For many people, the end of university means one of two things; walking into your dream job, settling down into the financially stable career that you’ve been working towards for years OR a c
For many people, the end of university means one of two things; walking into your dream job, settling down into the financially stable career that you’ve been working towards for years OR a continuation of the last three years of aimless floating, this time without the structure of the occasional lecture allowing you to distinguish one day from the next.
For me, it was largely the latter. Don’t get me wrong, since graduating 5 months ago, I’ve held two jobs and undertaken two internships, so it’s not all Jezza Kyle. I have mixed feelings towards this. On the one hand, I’m gutted that I’ve not yet made it as a super-duper travel journalist. Conde Nast Traveller have not snapped me up as I had dreamed they would. I’m not yet travelling the world at somebody else’s expense. But the one thing I have got that my pen-pushing, desk-chained (money-earning) friends do not have, is freedom.
And so it was that I found myself alone, on a plane, on the trip of a lifetime – my reward for the last few months spent living in the university library, devouring linguistics textbooks and existing on overpriced espresso shots. My final destination? The Lion Park, South Africa, where I was to spend two weeks volunteering with lion cubs.
Fast forward a few hours and by some miracle, myself and my luggage had both made it to Johannesburg intact. My first, sleep-deprived impressions of South Africa were mixed; the airport itself was intimidating, and I soon learned to keep walking and look like I knew where I was going to avoid being approached by the countless taxi drivers offering various services to unsuspecting tourists. The weather was also chilly, much more so than anticipated, and my optimistic summer wardrobe in my suitcase was looking rather inadequate.
Arriving at the Lion Park, an hour’s drive from OR Tambo Airport, really felt like arriving in Africa; our route down a dusty track was briefly brought to a halt by a giraffe in the road (a regular occurrence, I later learned), the sun had come out, although it was still chilly, and I was shown to the tent I would call home for the next fortnight.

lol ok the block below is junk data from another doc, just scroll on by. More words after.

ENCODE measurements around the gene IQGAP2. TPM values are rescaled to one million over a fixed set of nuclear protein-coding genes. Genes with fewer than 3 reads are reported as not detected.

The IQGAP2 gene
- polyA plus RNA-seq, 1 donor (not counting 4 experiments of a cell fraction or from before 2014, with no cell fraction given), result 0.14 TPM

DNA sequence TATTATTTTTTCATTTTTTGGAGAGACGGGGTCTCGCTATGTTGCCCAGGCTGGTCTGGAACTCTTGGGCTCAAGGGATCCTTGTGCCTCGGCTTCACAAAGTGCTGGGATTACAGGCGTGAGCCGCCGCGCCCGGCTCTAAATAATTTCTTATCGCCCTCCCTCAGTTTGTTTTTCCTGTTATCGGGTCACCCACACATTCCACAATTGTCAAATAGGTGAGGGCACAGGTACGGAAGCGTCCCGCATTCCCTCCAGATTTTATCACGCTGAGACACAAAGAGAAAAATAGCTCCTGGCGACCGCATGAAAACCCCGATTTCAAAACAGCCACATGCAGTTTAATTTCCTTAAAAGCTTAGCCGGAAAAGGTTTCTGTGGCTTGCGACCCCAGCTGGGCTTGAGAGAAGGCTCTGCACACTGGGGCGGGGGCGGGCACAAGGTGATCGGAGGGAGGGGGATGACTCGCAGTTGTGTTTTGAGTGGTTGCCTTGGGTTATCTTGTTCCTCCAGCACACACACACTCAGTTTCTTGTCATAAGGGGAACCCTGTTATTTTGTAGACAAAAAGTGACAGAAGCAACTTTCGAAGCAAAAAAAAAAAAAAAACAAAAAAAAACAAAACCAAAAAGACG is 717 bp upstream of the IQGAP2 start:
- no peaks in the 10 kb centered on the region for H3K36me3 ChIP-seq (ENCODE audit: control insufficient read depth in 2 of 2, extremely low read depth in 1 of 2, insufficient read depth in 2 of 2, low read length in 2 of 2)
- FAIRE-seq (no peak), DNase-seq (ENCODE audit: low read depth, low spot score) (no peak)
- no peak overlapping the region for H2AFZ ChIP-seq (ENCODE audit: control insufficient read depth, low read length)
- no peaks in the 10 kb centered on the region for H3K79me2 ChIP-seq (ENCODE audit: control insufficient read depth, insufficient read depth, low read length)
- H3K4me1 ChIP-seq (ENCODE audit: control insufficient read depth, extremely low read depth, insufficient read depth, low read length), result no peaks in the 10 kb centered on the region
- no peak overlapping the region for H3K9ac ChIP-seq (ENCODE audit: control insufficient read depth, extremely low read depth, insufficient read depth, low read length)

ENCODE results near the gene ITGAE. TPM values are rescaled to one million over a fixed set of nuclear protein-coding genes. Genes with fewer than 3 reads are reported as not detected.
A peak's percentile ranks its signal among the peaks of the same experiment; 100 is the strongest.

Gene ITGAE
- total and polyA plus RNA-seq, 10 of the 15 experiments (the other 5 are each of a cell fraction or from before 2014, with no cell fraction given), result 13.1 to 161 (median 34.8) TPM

The first few days, I felt a bit lost as I got to know my duties around the park. It was the first time I’d travelled alone, and I was beginning to wonder what I’d let myself in for. However, the staff and volunteers from all over the world were all very helpful and extremely friendly, and the days all began to roll into one. The volunteer work was straightforward enough; cleaning out animal enclosures, preparing animal food, taking customer tickets as they entered the various areas of the park. The highlight, naturally, was the free time when we were able to play with the lion cubs. Aged 3-6 months, they were absolute cuties, with a penchant for shoe laces, and claws that could take out an eyeball or two. Needless to say, I took ample photos during my experience, and have bored everyone back home with them since returning. As well as lions, we got the chance to interact with cheetahs and giraffes at the park.
Pilanesburg National Park Safari
As awe-inspiring as it is to work up close with wild animals, it’s also rewarding to see them in their natural habitat. Our morning safari in Pilanesburg National Park allowed us to see rhinos, hippos, elephants, lions, giraffes, wildebeest, crocodiles and zebras roaming free. Sadly no buffalo or leopard to complete the “big five” checklist, but you can’t have it all.
The painstakingly beautiful and achingly trendy Montecasino is a sprawling entertainment complex just outside of Johannesburg. If the intricate exterior, moulded on an Italian castle, takes your breath away, then the interior will seduce you entirely; a maze of cobbled Italian “streets” filled with cafes, restaurants, shops, bars, a theatre, and of course the eponymous casino.
A divine, African themed restaurant in Nelson Mandela Square, Lekgotla offers some rather unusual cuisine, including the delicious crocodile curry. With traditional decor, face-painting and post-meal entertainment, it’s the perfect introduction to African culture.
Glen Afric elephant walk
Filming location for “Wild at Heart”, Glen Afric lodge is a lush, tropical paradise compared to the dusty tracks surrounding it. Although it is home to many animals, we went on an elephant walk, allowing us to interact with a 25-year old female elephant and her two daughters.
Chameleon Craft Market
One of the most intimidating experiences of my life was the hour I spent shopping in the Chameleon craft market. Contrary to the laid back African lifestyle, the stallholders surrounded us the second we entered the market and continued to pester us until we’d left, begging us to view their wares, thrusting items into our palms for closer inspection, all the while promising “I make you good deal”.
Overall, the trip was an eye-opening experience, a great way to get close to the animals and culture of South Africa, whilst feeling like I was making a difference, and meeting people from all over the world. Would I do it again? No, probably not, but hear me out; there are many other trips that I would like to make, and places that I would like to see, so next year I will spend my money and time trying something new. That’s what travel’s all about, right?